Category Archives: motivation

SONGWRITING: Quick power tips

1. Get it done. Don’t make everything perfect.

Write all the time, and stop striving to reinvent the wheel. You’ll never write “In My Life” or “Fix You”. Neither will I. They’ve already been written. Just write. A lot. Daily. Slow and fast songs. Silly stupid songs. Serious ones. Get it done, and stop giving a damn what people think.

2. Get opinions from those you care about.

You made a 5-song digital EP? Awesome. Check in with friends. Send mp3s via email. “What do you think of the EP? Which song is your favorite? Am I onto something, here?”

3. Contrast.

Low-sung verses. Higher-sung choruses. Slow guitar strums with a fast beat. Or the opposite. Piano songs. Acoustic songs. Mix it up. Maybe a song entirely with bass guitar, sax, and drums (the band Morphine made a career of a similar sound).

4. Forget what you know.

Know a lot about music theory? Who cares? Forget about it, when you write. Detune your guitar into some weird altered tuning so you are forced to try new shapes with your fingers. Go into a sound in your keyboard that makes little sense. Don’t always run to the grand piano preset. Throw an effect pedal in between your keyboard and computer, and see what comes about. Experiment with a loop pedal. Take chances!

5. “I’m not as good as…”

Never compare yourself to others. Friends of mine are insanely talented. INSANELY. Their keyboard skills make me want to quit playing keys. Their singing voices are insanely trained. So what? I am not a trained singer, but I can sing, and harmonize. I can play basic piano stuff, but I cannot play difficult passages or songs. I can’t shred a blues solo, and my fingerpicking is capable, but nothing spectacular. Doesn’t matter. I focus on my strengths. Do the same for yourself.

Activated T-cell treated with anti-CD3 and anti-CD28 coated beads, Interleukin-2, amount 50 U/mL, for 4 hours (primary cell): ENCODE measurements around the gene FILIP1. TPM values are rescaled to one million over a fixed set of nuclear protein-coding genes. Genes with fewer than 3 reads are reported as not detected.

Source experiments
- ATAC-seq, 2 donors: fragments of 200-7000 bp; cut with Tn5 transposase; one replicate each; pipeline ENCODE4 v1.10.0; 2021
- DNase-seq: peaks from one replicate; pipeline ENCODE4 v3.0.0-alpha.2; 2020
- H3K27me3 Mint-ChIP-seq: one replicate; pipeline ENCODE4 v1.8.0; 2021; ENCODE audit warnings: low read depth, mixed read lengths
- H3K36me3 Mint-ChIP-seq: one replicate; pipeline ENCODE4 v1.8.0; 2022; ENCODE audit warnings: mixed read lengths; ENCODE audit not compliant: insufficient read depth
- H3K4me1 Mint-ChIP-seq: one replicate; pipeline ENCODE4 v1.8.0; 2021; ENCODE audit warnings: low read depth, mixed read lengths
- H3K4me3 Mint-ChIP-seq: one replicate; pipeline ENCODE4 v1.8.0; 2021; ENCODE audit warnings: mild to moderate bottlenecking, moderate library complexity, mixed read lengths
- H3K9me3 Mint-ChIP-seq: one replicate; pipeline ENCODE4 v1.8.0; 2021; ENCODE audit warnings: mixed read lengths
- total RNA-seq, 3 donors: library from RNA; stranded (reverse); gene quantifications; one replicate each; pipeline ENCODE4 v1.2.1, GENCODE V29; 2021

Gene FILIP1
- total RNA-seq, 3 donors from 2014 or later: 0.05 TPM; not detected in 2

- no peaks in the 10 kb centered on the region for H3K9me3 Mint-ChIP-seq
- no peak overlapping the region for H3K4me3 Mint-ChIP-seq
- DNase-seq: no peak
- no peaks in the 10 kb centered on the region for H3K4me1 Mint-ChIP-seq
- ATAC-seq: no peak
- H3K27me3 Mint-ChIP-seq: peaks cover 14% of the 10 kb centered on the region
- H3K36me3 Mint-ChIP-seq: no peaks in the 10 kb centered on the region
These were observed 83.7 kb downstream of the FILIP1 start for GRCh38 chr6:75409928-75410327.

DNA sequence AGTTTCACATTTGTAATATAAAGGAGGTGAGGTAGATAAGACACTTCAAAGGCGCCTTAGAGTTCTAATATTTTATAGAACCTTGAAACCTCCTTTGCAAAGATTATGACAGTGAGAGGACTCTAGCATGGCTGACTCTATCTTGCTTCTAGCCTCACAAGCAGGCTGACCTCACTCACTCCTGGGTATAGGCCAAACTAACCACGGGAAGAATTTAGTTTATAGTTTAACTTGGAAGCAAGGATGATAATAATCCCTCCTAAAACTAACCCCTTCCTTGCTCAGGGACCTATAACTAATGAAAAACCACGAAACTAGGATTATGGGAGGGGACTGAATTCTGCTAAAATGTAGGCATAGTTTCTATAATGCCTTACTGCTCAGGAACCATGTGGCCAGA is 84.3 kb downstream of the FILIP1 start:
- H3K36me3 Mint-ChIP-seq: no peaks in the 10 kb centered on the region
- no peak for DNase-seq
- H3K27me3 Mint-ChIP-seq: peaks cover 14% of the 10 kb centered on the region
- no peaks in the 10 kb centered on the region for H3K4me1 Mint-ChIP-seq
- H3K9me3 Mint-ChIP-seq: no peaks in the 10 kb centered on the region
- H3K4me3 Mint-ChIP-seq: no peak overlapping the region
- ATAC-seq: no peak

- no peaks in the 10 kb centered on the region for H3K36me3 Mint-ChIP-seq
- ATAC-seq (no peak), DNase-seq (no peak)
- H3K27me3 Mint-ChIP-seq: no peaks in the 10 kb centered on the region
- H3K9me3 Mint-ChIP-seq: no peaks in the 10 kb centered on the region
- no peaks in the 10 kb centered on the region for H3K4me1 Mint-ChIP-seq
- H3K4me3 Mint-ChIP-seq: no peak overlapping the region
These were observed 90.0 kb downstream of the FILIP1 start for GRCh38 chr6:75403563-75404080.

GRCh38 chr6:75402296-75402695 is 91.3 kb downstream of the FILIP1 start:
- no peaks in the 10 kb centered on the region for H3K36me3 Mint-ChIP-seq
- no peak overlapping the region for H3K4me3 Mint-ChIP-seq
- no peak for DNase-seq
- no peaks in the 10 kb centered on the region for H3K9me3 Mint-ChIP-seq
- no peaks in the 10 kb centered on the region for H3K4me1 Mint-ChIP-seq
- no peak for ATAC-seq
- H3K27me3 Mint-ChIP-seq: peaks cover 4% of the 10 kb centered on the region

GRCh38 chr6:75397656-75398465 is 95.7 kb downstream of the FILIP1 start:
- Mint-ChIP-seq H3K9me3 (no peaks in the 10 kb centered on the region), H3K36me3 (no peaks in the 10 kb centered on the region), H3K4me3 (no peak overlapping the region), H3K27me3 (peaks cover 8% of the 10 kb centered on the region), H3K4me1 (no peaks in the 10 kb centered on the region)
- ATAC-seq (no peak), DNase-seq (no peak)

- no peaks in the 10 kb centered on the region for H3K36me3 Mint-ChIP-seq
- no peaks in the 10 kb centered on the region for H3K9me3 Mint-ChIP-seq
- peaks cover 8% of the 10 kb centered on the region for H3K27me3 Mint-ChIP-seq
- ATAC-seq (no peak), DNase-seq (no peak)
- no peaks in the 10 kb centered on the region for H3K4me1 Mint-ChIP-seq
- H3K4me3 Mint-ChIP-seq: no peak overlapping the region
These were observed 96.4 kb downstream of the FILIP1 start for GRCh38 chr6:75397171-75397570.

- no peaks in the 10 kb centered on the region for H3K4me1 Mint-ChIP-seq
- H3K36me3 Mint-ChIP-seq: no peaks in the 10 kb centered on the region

6. Focus on the end result, the goal, the reason you do this.

Stop dissecting every step along the way when you’re writing and recording. “Too much string noise when my finger scraped the strings, there”… or “my voice cracked a little, in that part”…. “my harmony sounds a little weird, but ok…” Who cares?! Roll with it. Then listen to the song when it’s done, then make new decisions and choices. I wrote a song years ago. Recorded it in late 2014. It was cool, but I decided I hated it when listening to it again, last week. I changed the keyboard parts, and sped up the song while retaining the same key (thank you, computers). Now I love the song, and it’s infinitely better. Took two years to tweak it. Needed to give it a rest… listen, and then all the “here’s how I need to change it” brainstorming came out, within one listen of the song. I’ll release it soon… hopefully. End goal, right?

7. Be YOU.

Be yourself. Always. Stop singing like John Mayer or Ben Howard. Sing like YOU. I taught myself to sing listening to Green Day, Third Eye Blind, Ben Lee and Jimmy Eat World a lot in the late 90s. My voice is similar to theirs, and I love that. My songwriting style is similar, in some ways, too. It’s simple. It sounds like me. I can’t do Sigur Ros, and I can’t do Jason Mraz. I can’t do Bon Iver unless I’m playing with my vocal harmonizer pedal and lots of reverb. I fuck around, and roll with whatever sounds good to me. I love so many singers (and TONS of female singers, too) but I can’t do them. I can only do me.

8. Minimalist. Simplicity.